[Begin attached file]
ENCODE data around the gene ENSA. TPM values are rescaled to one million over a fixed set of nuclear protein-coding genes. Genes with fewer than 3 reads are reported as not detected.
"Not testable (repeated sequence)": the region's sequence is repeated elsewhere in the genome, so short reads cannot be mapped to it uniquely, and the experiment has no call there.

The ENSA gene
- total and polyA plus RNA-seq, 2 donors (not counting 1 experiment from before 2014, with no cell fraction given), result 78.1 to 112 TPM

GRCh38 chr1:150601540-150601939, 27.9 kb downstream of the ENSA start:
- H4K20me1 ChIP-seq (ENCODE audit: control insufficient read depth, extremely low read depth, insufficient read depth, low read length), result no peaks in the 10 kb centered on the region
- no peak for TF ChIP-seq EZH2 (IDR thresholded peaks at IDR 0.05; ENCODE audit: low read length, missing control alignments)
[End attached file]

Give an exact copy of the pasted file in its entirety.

ENCODE data around the gene ENSA. TPM values are rescaled to one million over a fixed set of nuclear protein-coding genes. Genes with fewer than 3 reads are reported as not detected.
"Not testable (repeated sequence)": the region's sequence is repeated elsewhere in the genome, so short reads cannot be mapped to it uniquely, and the experiment has no call there.

The ENSA gene
- total and polyA plus RNA-seq, 2 donors (not counting 1 experiment from before 2014, with no cell fraction given), result 78.1 to 112 TPM

GRCh38 chr1:150601540-150601939, 27.9 kb downstream of the ENSA start:
- H4K20me1 ChIP-seq (ENCODE audit: control insufficient read depth, extremely low read depth, insufficient read depth, low read length), result no peaks in the 10 kb centered on the region
- no peak for TF ChIP-seq EZH2 (IDR thresholded peaks at IDR 0.05; ENCODE audit: low read length, missing control alignments)